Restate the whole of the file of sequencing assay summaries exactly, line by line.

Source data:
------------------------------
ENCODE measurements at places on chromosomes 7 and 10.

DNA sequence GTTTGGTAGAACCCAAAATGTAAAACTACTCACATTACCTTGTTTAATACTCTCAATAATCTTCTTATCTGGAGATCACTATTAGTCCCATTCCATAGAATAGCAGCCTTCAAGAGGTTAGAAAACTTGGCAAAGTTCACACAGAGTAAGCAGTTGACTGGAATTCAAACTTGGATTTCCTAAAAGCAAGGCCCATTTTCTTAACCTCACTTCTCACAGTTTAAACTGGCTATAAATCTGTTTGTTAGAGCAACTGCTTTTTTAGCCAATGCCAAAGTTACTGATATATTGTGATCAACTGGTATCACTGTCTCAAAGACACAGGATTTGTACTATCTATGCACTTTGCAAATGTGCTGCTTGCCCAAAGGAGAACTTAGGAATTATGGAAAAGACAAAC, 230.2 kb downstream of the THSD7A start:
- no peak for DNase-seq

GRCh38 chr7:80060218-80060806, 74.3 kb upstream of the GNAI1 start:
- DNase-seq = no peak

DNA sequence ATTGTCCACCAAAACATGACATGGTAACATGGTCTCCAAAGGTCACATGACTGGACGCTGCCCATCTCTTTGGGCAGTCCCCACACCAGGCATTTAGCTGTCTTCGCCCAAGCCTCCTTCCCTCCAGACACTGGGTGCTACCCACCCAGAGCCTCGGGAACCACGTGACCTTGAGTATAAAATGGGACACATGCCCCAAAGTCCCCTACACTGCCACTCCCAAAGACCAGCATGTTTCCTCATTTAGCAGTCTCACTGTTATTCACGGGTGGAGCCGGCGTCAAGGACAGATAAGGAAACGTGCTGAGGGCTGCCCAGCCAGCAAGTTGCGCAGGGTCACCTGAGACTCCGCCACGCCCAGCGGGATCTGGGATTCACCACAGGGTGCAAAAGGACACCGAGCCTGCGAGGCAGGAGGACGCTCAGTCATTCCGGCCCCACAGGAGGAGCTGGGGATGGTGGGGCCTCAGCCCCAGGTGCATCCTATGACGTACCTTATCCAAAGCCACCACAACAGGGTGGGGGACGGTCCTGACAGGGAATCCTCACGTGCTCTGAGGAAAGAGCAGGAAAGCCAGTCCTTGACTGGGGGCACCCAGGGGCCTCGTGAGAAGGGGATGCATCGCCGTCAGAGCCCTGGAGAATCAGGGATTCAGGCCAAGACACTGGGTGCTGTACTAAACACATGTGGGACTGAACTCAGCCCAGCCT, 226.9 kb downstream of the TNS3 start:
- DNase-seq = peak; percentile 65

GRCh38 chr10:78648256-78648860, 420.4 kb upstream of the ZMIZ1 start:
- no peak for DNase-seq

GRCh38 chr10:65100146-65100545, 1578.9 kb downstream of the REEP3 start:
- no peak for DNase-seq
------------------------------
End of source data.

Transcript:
ENCODE measurements at places on chromosomes 7 and 10.

DNA sequence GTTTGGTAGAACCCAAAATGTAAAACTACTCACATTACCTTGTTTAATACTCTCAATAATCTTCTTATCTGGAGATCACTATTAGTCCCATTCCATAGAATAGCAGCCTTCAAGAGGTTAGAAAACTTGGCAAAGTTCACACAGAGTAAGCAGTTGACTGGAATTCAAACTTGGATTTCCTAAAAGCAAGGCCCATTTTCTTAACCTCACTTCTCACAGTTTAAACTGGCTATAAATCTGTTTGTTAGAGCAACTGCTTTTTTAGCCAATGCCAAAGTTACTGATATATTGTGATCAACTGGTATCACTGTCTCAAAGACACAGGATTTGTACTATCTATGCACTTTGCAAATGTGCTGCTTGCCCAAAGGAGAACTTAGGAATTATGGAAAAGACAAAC, 230.2 kb downstream of the THSD7A start:
- no peak for DNase-seq

GRCh38 chr7:80060218-80060806, 74.3 kb upstream of the GNAI1 start:
- DNase-seq = no peak

DNA sequence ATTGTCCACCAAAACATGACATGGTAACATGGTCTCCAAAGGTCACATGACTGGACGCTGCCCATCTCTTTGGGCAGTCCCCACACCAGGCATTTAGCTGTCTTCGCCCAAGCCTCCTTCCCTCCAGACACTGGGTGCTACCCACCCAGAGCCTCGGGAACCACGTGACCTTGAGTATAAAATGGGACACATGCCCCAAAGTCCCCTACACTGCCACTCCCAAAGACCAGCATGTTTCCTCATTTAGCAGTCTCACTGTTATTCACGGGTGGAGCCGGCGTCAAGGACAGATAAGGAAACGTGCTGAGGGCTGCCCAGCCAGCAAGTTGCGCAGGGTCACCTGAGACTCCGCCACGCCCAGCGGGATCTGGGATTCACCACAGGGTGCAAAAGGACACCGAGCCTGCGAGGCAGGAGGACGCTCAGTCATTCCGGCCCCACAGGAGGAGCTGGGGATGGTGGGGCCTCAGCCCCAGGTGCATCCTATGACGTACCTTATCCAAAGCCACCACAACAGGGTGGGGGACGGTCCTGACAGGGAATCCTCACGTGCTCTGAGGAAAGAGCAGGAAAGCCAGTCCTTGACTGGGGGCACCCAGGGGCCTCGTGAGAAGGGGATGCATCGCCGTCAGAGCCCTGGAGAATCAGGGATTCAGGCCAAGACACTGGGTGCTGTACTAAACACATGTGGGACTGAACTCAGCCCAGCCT, 226.9 kb downstream of the TNS3 start:
- DNase-seq = peak; percentile 65

GRCh38 chr10:78648256-78648860, 420.4 kb upstream of the ZMIZ1 start:
- no peak for DNase-seq

GRCh38 chr10:65100146-65100545, 1578.9 kb downstream of the REEP3 start:
- no peak for DNase-seq